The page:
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Treasury exposes Zinara rot

…Authority exceeding 2.5% threshold

…Pushes for Zimra to collect toll fees

TINASHE MAKICHI

The treasury has called the Zimbabwe National Road Administration (Zinara) to order after it emerged the parastatal is spending more than the prescribed threshold of revenue collected amid moves for the Zimbabwe Revenue Authority (Zimra) to collect toll fees.

Under the Road Administration Act, Zinara is supposed to retain 2.5% of the revenue collected.

The violation of the law by the roads administrator has riled the Treasury which is accusing Zinara of embarking on extravagant spending such as splashing cash on hiring vehicles for its top executives.

There are reported tensions between top Treasury officials and Zinara board chairman Mike Madanha who has strongly resisted the move.

A well-placed source said the Cabinet is also divided with some ministers pushing for the return of Zimra as the sole revenue collector for the country to improve transparency and accountability.

“Government is divided over Zinara’s continued collection of revenue citing duplication of roles between the revenue collection agencies.

There is an argument that the country at the moment cannot afford two revenue collection agencies duplicating roles,” a source said.

Madanha confirmed that the roads administrator has been exceeding the prescribed threshold, adding that a lot has changed since Zinara was appointed to administer the roads. He said the 2.5% prescribed in the Road Administration Act was only for administrative fees but roles have since changed when Zimra and local authorities stopped collecting fees.

“When Zinara came in, it was Zimra that was collecting money for tollgates revenue for a commission and Zinara was only getting 2.5% for administrative fees.

Therefore, when Zimra and local authorities stopped collecting that meant Zinara assumed all those roles,” Madanha said.

“Therefore, what Zinara is now getting has increased to around 6% and the 50% being talked about is a lie.

We feel that 2.5% prescribed in the Act has actually gone down looking at the prevailing exchange rate.”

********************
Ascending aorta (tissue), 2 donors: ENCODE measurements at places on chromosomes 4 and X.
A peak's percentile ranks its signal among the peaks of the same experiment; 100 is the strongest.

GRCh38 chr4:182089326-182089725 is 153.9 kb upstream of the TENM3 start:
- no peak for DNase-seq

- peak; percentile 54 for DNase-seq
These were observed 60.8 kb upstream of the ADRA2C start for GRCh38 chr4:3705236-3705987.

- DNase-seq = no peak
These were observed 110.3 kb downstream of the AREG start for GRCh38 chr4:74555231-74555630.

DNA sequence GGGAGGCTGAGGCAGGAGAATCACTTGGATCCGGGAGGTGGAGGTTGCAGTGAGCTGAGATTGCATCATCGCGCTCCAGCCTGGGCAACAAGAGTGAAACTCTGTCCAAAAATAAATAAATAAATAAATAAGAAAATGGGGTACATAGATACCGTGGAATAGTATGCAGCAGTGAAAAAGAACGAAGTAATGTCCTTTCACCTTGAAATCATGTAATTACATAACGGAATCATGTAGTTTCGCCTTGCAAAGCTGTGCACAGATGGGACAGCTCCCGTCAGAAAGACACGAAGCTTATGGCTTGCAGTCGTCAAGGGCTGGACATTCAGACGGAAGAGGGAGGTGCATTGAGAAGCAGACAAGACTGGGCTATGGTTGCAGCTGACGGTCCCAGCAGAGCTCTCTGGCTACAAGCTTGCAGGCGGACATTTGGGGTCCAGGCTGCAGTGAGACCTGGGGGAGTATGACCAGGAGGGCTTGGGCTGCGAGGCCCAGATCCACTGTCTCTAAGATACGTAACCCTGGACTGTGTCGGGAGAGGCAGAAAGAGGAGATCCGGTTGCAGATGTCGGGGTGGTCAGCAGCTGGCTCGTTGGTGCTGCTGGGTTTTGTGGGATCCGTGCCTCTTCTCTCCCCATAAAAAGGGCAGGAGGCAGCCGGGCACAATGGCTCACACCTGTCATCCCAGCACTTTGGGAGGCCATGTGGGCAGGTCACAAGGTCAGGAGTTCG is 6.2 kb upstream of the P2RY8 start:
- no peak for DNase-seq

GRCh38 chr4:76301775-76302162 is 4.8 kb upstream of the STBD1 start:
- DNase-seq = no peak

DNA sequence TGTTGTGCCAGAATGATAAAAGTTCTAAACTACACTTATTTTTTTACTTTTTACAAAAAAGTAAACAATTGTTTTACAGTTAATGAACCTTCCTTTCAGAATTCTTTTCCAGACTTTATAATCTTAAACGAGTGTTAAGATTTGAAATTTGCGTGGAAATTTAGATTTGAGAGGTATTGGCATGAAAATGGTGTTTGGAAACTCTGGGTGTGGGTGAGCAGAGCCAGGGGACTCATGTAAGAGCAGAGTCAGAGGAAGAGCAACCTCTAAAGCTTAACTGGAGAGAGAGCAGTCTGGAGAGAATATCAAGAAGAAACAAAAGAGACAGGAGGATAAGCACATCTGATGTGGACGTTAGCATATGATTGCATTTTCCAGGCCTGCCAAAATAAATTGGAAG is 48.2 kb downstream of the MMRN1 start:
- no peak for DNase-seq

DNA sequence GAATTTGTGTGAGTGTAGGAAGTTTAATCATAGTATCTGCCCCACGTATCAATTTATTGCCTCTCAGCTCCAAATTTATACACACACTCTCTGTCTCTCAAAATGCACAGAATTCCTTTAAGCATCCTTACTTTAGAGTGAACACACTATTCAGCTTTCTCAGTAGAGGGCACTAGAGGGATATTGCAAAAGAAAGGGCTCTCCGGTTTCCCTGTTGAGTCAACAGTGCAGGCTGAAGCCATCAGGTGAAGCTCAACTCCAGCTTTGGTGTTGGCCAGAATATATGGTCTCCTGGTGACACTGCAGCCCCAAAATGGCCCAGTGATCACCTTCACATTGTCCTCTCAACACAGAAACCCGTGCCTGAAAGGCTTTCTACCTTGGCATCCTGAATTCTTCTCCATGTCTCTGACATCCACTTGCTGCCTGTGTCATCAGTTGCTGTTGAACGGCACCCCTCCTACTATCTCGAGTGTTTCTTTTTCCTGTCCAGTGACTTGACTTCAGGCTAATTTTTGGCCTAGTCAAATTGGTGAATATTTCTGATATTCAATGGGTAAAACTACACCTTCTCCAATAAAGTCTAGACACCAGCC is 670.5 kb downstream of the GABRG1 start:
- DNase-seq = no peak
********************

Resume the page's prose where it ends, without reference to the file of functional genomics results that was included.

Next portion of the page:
Madanha said he was not aware of a push to come up with a single revenue collector.

Last year, Zinara splurged close to US$2m on hiring luxury vehicles for its top management and board members. Business Times is informed that the current executive has allegedly been milking the road fund administrator despite the dismissal of previous top executives over corruption allegations and gross funds mismanagement.

An audit report for Zinara exposed massive financial abuse in which ZWL$142m was paid to illegally hire road maintenance contractors.

The audit done by Grant Thornton, covered the period between 2011 and 2016 when Zinara was being led by former chief executive Frank Chitukutuku.

The report exposed abuse of funds by the roads administrator where during the period under review, between 2011 to march 2016, Zinara collected US$589.2m and only disbursed US$160m (27.3%) and gobbled close to US$428.4m (72.7%).

Zinara of late has been subject to massive scrutiny. It is alleged that the parastatal spent about 12 months paying full salary and benefits concurrently for two chief executives – then suspended Nancy MasiyiwaChamisa and acting Mathlene Mujokoro.

The audit report presented to Parliament’s Public Accounts Committee by the Auditor-General shows that Zinara spent US$60,000 on the female managers’ hairstyles, including a payment of US$25,000 to one hair salon.

A further US$4,000 was used to buy and install gym equipment at the senior executives’ houses and also paid for executives’ food hampers and entertainment. In 2016, Grant Thornton also exposed a cocktail of irregularities such as weak internal controls on the road fund, which resulted in losses of millions of dollars involving scams where senior executives allegedly manipulated the parastatal’s more than 59 bank accounts to siphon public money for personal gain.

Similarly, another audit report for a period ending December 31, 2017 reported weak internal control systems, which resulted in Zinara disbursing millions of dollars to provinces through the parastatal’s employees’ personal bank accounts.

Chitukutuku, who is facing fraud allegations, has since been given an ultimatum to explain how he acquired assets worth over US$20m.

Critics say what is happening at Zinara is a tip of the iceberg as abuse of funds is rife in government departments and state owned enterprises and parastatals.

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